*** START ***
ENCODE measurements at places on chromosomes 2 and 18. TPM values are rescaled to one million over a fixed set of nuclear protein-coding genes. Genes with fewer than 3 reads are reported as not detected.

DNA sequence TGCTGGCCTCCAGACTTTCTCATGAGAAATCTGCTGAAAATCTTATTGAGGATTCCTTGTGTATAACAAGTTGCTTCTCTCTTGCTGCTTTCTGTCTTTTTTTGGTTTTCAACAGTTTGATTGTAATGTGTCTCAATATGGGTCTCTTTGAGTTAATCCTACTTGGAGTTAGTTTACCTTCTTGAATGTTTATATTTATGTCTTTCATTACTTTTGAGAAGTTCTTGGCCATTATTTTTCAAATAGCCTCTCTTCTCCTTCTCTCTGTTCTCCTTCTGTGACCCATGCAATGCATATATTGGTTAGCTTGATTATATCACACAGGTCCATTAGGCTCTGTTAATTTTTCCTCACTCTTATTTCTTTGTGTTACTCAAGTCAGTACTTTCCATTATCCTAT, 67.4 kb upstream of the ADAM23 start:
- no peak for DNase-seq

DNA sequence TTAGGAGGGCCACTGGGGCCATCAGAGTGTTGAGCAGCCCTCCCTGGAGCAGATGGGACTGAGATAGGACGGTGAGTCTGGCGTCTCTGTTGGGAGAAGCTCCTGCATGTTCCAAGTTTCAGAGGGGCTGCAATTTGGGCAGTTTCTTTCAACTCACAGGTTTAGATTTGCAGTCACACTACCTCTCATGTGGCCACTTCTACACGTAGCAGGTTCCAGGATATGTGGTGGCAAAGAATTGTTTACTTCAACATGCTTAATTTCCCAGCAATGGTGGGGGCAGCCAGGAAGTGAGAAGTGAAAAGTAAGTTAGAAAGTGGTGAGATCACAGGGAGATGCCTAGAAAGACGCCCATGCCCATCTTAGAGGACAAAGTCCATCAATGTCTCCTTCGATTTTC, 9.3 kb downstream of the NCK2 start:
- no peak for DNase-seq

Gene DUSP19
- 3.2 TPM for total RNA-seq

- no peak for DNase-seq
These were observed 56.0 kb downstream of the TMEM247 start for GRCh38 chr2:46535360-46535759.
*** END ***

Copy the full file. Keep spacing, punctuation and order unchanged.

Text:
ENCODE measurements at places on chromosomes 2 and 18. TPM values are rescaled to one million over a fixed set of nuclear protein-coding genes. Genes with fewer than 3 reads are reported as not detected.

DNA sequence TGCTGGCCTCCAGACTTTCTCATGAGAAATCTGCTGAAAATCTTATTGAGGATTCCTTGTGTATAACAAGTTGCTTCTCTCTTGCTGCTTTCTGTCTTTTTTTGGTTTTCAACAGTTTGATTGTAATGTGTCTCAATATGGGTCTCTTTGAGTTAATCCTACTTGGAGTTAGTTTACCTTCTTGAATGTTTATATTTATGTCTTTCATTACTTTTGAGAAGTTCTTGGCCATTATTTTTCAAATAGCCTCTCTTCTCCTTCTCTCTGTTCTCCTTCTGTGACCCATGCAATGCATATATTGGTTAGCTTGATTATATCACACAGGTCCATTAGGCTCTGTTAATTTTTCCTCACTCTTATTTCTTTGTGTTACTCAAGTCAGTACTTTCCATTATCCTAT, 67.4 kb upstream of the ADAM23 start:
- no peak for DNase-seq

DNA sequence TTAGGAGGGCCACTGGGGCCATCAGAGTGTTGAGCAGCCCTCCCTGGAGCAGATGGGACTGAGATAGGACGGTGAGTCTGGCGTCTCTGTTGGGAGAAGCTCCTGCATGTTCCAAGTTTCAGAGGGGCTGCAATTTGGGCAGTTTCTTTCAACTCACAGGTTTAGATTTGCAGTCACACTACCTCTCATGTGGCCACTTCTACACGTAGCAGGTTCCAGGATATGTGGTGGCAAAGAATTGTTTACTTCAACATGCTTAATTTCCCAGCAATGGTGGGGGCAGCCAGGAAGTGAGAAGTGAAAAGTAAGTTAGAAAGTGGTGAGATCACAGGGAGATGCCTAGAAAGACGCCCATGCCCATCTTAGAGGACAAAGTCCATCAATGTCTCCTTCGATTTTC, 9.3 kb downstream of the NCK2 start:
- no peak for DNase-seq

Gene DUSP19
- 3.2 TPM for total RNA-seq

- no peak for DNase-seq
These were observed 56.0 kb downstream of the TMEM247 start for GRCh38 chr2:46535360-46535759.